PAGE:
Imagine a place where you can go to discover what is good for you.
Author: Jack Czauderna
Imagine a place that is rooted in neighbourhood that is devoted to health and wellbeing. Not a place you go to when you are sick but a place where you can discover what is good for you.
Somewhere you can easily get to by walking or cycling – a 15 minute city, town or community.
A place which is peer powered with no-one telling you what to do but which has facilities and activities which you want to do and you are trusted to use them.
A place that is available and welcoming to everyone, cherishing diversity, built on human rights, where people have the freedom to create and participate in any way they choose.
A place which invests in citizens, families and communities and promotes intergenerational mixing and community public health.
You may think this is pie in the sky but such a place existed nearly 100 years ago in Peckham, South London. It was called ‘The Pioneer Health Centre’. It came to be known as ‘The Peckham Experiment’.
It started as a family club in a terraced house in 1926. Two doctors, George Scott Williamson and Innes Pearse were interested in the question ‘What is Health’ so they devised an experiment where they invited families from the neighbourhood, within ‘pram pushing distance’. They wanted to see if providing a good leisure environment for people it would improve their health. They found the experiment was too small so they closed down and planned and built a building which they opened in 1935.
It was purpose built with a swimming pool in the middle, cafeteria, long room, gymnasium, activities rooms, a theatre, nursery and space for health checks.
It was a building of light, space and movement, open plan so you could see what others were doing. It was said to encourage loitering and even when people were alone, to feel neither lonely nor self conscious.
People joined as a family for a fee of one shilling per week per family.
There were periodic health checks or overhauls, and family consultations which reported on the state of health of the members of the family.
Because membership was by family, it encouraged multigenerational use and an all age community. Families got to know each other and built communities.
They learned from their study that there was a resistance to discipline, regulation, instruction or authority and so ‘a sort of anarchy’ resulted. They found this was essential for health and rather than chaos, spontaneous order followed.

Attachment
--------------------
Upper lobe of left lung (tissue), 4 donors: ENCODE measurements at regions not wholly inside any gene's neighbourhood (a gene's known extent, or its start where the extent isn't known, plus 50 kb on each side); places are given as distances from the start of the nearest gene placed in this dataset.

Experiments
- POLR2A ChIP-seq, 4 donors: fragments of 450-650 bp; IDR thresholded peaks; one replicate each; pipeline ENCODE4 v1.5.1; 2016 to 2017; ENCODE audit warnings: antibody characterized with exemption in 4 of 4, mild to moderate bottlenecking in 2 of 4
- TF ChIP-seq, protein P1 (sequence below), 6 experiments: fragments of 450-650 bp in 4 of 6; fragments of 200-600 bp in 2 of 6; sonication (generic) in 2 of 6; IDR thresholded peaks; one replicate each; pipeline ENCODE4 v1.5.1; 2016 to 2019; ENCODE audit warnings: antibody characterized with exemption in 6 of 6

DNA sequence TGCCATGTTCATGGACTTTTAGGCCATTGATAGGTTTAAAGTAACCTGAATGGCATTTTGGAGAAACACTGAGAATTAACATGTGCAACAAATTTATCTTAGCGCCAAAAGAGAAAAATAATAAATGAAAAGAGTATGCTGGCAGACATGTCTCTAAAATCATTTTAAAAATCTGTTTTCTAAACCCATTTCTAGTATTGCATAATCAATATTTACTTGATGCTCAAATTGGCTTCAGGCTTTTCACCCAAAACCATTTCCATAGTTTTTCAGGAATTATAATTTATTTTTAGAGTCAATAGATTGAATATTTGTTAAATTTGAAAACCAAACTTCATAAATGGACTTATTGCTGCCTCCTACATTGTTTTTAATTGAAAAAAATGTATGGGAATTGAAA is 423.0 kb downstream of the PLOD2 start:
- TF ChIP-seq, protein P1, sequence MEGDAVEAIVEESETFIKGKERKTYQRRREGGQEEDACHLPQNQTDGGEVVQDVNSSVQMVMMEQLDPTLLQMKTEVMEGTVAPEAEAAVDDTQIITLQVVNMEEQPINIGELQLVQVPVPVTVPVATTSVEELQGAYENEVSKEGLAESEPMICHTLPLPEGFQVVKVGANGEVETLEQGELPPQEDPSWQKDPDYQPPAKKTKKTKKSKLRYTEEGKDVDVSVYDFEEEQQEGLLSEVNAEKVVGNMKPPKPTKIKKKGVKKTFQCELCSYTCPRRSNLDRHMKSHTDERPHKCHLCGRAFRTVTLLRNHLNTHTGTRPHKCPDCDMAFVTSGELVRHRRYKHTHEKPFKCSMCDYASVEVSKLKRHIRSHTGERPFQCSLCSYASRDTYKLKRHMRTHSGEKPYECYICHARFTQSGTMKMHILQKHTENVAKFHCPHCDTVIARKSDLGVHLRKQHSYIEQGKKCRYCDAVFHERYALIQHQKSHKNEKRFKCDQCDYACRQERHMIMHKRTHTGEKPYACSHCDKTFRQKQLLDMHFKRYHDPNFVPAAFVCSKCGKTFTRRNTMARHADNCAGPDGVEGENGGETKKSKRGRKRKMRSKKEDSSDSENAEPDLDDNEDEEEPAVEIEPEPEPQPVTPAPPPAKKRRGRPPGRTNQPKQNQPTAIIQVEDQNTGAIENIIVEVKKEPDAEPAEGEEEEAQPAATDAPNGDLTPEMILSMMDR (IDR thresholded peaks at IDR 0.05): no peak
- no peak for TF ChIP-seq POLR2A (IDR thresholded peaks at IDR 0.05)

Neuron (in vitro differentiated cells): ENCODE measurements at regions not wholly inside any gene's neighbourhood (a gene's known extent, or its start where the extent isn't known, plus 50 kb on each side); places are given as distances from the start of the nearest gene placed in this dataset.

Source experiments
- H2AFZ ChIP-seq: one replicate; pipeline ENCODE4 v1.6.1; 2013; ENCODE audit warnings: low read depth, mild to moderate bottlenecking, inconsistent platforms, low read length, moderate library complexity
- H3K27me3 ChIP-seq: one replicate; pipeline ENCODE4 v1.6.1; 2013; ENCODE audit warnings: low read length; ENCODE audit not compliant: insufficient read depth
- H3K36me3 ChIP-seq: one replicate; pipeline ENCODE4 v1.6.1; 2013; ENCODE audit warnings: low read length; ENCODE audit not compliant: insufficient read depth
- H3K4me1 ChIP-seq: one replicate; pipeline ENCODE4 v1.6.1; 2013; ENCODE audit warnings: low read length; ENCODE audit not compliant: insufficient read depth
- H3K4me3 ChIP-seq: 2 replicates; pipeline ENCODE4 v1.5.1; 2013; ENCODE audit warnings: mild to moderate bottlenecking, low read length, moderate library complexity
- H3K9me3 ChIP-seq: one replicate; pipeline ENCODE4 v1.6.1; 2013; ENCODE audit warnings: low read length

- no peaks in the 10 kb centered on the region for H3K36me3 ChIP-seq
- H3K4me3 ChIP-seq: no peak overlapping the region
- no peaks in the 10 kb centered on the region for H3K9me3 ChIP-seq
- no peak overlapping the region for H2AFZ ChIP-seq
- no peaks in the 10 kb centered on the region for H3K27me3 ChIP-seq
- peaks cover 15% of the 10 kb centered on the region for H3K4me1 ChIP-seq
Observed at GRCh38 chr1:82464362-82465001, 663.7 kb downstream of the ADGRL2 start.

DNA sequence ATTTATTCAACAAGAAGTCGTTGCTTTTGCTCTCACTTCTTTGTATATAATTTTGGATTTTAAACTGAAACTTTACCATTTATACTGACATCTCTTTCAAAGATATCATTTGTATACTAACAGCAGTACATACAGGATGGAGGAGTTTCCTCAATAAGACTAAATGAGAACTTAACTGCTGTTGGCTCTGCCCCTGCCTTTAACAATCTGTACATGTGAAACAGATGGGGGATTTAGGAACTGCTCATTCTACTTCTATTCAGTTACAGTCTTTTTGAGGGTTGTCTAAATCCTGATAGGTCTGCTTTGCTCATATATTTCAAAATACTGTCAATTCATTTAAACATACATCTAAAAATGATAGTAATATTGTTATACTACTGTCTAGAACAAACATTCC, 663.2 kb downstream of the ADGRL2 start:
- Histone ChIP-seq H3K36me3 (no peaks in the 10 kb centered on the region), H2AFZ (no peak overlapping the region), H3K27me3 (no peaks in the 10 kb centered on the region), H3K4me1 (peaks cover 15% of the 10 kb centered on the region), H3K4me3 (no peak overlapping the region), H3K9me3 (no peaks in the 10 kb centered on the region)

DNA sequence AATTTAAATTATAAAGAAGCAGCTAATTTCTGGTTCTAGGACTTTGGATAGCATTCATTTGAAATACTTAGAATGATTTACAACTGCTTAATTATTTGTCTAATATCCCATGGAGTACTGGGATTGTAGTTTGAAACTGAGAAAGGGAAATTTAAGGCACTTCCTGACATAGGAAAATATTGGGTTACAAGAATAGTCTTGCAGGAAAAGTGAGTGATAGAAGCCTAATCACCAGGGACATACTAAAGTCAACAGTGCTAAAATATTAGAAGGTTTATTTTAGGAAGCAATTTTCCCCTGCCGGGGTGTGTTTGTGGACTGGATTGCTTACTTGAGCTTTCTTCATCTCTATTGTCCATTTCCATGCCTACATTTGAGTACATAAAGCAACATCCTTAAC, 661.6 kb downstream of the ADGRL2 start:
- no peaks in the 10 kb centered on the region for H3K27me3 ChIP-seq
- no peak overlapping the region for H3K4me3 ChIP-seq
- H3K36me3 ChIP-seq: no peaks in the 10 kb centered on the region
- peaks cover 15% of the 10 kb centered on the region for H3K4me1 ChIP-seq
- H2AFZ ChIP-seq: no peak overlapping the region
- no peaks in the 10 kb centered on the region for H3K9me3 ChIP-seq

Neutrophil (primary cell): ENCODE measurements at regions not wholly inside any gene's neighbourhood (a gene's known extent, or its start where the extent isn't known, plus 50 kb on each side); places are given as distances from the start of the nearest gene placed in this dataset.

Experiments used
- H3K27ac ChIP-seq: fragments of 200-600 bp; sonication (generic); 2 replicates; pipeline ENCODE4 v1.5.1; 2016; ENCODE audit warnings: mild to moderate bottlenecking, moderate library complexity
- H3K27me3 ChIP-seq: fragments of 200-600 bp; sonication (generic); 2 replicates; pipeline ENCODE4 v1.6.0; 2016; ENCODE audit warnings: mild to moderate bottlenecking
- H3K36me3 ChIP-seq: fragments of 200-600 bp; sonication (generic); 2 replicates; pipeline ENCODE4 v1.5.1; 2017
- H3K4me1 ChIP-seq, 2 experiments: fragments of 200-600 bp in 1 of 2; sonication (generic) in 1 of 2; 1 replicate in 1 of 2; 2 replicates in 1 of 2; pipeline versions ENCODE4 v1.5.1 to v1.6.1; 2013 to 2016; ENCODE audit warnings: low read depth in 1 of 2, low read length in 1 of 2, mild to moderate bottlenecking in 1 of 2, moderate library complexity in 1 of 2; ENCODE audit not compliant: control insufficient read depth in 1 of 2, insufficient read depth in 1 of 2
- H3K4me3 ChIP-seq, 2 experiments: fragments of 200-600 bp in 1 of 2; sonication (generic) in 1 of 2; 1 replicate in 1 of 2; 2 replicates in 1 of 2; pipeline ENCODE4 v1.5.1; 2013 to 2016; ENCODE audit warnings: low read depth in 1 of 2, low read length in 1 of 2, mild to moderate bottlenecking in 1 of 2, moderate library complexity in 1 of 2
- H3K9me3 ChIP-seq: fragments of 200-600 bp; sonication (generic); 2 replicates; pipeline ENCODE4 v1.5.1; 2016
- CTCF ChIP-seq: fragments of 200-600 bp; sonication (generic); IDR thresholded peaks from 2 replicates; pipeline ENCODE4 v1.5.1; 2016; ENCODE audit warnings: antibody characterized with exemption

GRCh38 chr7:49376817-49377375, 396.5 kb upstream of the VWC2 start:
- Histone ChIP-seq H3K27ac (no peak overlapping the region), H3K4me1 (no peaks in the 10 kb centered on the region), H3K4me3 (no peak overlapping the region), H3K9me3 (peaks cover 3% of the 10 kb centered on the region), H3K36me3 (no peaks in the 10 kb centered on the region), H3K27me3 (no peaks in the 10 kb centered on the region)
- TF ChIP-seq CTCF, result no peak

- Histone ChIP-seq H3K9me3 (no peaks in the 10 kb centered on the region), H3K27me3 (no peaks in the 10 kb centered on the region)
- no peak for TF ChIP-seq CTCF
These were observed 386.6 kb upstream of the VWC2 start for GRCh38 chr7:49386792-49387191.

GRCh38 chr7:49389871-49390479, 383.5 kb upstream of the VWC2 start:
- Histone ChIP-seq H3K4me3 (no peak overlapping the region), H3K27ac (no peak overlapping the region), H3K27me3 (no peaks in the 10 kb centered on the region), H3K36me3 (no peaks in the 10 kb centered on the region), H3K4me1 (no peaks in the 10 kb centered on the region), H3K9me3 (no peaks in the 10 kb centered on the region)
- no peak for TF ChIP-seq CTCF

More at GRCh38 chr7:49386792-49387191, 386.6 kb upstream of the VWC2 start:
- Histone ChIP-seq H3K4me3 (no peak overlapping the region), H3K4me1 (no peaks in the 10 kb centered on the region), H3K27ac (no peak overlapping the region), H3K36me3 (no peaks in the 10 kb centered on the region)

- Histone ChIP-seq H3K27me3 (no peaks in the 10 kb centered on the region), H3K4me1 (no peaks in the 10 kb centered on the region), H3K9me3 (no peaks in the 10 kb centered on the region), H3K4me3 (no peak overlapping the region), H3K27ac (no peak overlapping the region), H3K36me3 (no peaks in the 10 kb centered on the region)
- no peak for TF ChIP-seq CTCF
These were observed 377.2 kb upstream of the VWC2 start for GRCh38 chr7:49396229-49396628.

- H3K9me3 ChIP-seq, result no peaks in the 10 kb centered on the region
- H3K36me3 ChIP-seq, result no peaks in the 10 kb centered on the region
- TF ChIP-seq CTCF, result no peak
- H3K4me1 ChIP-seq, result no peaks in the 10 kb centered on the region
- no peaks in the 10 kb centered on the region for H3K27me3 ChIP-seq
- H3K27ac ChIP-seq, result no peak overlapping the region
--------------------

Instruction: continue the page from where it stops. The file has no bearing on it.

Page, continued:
The family checks showed that many people were not in good health and that nutritional disorders such as anaemia and vitamin deficiencies were common. They introduced good food from a farm nearby and provided it in the cafeteria and to the members. The organic food movement was born during this period.
The Peckham Experiment was engaged with health not disease or illness. There were no GPs working there. It ran for 4 years from 1935 till 1939. During the Second World War the building was used for munitions but it opened again in 1946.
The following film about the Peckham Experiment was produced in 1948.
The NHS came into being in 1948 and post war there was little money to develop the Peckham model and so it closed in 1950.
It was the first health centre in the world and in the true sense of ‘health’. The principles it discovered remain essential for health:
There is some interest in Sheffield in re-imagining a 21st century Pioneer Health Centre. Darnall Wellbeing, a community organisation in the east of the city has been trying to follow the principles. The Advanced Wellbeing Research Centre which is part of Hallam University has been actively thinking about a centre. Simon Duffy through Citizen Network is also interested.
Perhaps now is the time to think creatively about how we might build something that addresses the needs we identify.
Jack Czauderna is a retired Family Doctor and Chair of Pioneer Health Foundation, the organisation that keeps alive the legacy of the ‘Peckham Experiment’. Email Jack here
The publisher is Citizen Network Research. The Peckham Experiment Re-Imagined © Jack Czauderna 2023.